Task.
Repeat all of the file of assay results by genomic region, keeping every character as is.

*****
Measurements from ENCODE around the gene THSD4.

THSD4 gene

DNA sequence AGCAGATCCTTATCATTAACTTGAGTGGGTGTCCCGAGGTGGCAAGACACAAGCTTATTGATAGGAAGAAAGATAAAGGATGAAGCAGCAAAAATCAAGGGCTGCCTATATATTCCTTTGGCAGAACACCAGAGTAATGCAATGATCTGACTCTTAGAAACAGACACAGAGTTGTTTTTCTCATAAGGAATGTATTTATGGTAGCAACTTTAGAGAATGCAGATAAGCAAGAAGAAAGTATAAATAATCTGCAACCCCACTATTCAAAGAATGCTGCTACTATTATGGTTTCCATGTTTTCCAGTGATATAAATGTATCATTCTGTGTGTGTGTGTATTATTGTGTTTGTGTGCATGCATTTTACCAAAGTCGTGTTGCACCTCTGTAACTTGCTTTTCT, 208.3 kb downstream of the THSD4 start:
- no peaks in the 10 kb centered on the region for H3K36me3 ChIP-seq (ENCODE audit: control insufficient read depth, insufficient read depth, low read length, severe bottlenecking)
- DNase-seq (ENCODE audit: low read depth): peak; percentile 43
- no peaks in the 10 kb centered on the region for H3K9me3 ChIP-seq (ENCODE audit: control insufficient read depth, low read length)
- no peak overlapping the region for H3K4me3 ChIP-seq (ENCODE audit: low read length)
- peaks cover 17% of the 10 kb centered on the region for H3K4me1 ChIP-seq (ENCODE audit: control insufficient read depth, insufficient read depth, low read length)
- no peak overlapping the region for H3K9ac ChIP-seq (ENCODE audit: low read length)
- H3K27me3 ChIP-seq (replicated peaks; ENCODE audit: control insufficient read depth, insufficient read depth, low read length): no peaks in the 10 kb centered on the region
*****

Measurements from ENCODE around the gene THSD4.

THSD4 gene

DNA sequence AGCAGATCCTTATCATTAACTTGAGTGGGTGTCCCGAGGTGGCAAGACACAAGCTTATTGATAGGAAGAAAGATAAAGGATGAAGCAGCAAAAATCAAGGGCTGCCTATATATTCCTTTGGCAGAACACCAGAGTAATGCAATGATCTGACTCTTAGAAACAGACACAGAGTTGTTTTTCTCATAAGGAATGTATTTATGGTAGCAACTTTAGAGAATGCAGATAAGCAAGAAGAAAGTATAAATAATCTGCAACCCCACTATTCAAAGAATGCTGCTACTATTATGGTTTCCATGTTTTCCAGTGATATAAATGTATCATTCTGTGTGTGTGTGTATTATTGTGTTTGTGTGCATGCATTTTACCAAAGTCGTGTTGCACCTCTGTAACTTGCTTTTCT, 208.3 kb downstream of the THSD4 start:
- no peaks in the 10 kb centered on the region for H3K36me3 ChIP-seq (ENCODE audit: control insufficient read depth, insufficient read depth, low read length, severe bottlenecking)
- DNase-seq (ENCODE audit: low read depth): peak; percentile 43
- no peaks in the 10 kb centered on the region for H3K9me3 ChIP-seq (ENCODE audit: control insufficient read depth, low read length)
- no peak overlapping the region for H3K4me3 ChIP-seq (ENCODE audit: low read length)
- peaks cover 17% of the 10 kb centered on the region for H3K4me1 ChIP-seq (ENCODE audit: control insufficient read depth, insufficient read depth, low read length)
- no peak overlapping the region for H3K9ac ChIP-seq (ENCODE audit: low read length)
- H3K27me3 ChIP-seq (replicated peaks; ENCODE audit: control insufficient read depth, insufficient read depth, low read length): no peaks in the 10 kb centered on the region